Now as far as what if anything was gained from said leakage... I've not a clue. It could be nothing, it could be the staff in DC learn that loose lips sink ships in glass houses.

Still not a direct analogy.  These people have to share information for the purposes of doing their jobs- it's not just a game of gossip at the company party.  Wasn't that one of the main criticisms that were leveled after 9/11?  That they didn't share information?  And now that they are, we're saying that they're wrong for it?  It's classified for a reason- it's not supposed to be shared.  And as I said, knowing this, you do have a reasonable expectation of privacy.  I don't think that Assange broke this expectation- whomever gave him the documents did.  Once that happened, it was up to his moral compass to decide what to do with it.  But whomever did break the contracts that they signed to allow them to have access to this documentation should be prosecuted to the full extent of the law.
Logged

Renegade
Charter Member
***
Posts: 11,433



Tell me something you don't know...

see users location on a map View Profile WWW Give some DonationCredits to this forum member
« Reply #39 on: December 14, 2010, 06:11:32 PM »

Once again, the drawing talents of the marvelous Mr. Fish helps put it all in perspective:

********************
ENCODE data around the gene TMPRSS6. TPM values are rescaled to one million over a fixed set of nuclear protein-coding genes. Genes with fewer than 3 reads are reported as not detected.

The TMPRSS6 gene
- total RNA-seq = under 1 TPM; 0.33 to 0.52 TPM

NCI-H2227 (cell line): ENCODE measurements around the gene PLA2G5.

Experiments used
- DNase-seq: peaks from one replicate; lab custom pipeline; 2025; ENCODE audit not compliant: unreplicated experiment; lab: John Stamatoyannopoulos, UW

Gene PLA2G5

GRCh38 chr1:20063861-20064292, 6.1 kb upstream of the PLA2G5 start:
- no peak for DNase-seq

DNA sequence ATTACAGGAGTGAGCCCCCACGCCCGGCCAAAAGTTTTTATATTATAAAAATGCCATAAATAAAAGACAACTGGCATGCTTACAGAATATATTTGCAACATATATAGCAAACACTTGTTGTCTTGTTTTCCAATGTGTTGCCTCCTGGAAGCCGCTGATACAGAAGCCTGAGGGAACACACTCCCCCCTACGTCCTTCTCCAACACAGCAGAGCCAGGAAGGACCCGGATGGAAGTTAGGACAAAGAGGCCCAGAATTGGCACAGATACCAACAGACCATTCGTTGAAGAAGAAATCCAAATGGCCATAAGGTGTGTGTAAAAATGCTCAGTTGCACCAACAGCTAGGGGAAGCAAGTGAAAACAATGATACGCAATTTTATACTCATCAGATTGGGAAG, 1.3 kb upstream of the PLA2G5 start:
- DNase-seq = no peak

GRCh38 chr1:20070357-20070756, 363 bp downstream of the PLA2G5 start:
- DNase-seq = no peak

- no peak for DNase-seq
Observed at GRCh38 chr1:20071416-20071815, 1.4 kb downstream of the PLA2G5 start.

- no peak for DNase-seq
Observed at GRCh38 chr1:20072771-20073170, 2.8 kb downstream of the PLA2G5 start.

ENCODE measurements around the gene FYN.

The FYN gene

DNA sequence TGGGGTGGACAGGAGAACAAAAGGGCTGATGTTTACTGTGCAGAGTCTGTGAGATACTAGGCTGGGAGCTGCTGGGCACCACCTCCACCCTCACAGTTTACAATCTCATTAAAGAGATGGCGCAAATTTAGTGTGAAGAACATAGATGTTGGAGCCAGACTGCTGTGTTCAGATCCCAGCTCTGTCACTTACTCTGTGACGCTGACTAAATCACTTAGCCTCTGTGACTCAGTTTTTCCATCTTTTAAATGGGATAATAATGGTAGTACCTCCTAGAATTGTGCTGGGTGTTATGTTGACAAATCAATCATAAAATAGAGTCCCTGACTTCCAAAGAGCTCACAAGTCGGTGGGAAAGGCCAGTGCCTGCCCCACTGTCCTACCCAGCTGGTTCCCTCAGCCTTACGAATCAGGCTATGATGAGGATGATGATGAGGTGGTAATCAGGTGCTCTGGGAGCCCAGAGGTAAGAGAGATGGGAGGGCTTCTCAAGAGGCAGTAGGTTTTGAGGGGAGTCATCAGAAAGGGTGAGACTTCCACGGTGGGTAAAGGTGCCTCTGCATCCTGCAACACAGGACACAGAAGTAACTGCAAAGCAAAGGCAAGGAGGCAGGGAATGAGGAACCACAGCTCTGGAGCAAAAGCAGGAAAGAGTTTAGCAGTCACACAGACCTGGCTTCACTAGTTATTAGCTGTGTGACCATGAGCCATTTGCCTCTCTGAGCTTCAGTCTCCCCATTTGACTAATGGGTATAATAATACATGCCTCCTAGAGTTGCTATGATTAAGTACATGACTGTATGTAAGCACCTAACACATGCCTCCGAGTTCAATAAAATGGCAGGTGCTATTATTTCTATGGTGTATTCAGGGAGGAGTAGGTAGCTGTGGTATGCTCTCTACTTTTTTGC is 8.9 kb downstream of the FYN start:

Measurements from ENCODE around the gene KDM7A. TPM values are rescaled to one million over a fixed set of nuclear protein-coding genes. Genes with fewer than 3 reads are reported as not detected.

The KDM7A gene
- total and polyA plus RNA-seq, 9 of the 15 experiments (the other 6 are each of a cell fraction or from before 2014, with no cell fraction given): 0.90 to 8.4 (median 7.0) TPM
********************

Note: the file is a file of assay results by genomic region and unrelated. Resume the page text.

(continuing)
(see attachment in previous post)


Simply awesome~! A wonderful analogy.
Logged

Slow Down Music - Where I commit thought crimes...

Freedom is the right to be wrong, not the right to do wrong. - John Diefenbaker
Tuxman
Supporting Member
**
Posts: 1,478


OMG not him again!

View Profile WWW Give some DonationCredits to this forum member
« Reply #40 on: December 16, 2010, 12:30:43 PM »

Haha, I love RMS' reaction to all these DDOS thingies. "DDOS is bad because the application which does them is not open source".  Grin
Logged

I bet when Cheetahs race and one of them cheats, the other one goes "Man, you're such a Cheetah!" and they laugh & eat a zebra or whatever.
- @VeryGrumpyCat
PeterRossy
Participant
*
Posts: 17


View Profile Give some DonationCredits to this forum member
« Reply #41 on: December 17, 2010, 07:47:10 AM »

That sounds funny...how can such a black hat technique hav it's ethics? cheesy
Logged
40hz
Supporting Member
**
Posts: 10,674



see users location on a map View Profile Read user's biography. Give some DonationCredits to this forum member
« Reply #42 on: December 17, 2010, 09:12:51 AM »

That sounds funny...how can such a black hat technique hav it's ethics? cheesy

Oooo..interesting point!  Thmbsup
Logged

Don't you see? It's turtles all the way down!
Pages: Prev 1 [2]   Go Up
  Reply  |  New Topic  |  Print  
 
Jump to:  
   Forum Home   Thread Marks Chat! Downloads Search Login Register  

DonationCoder.com | About Us
DonationCoder.com Forum | Powered by SMF
[ Page time: 0.05s | Server load: 0.1 ]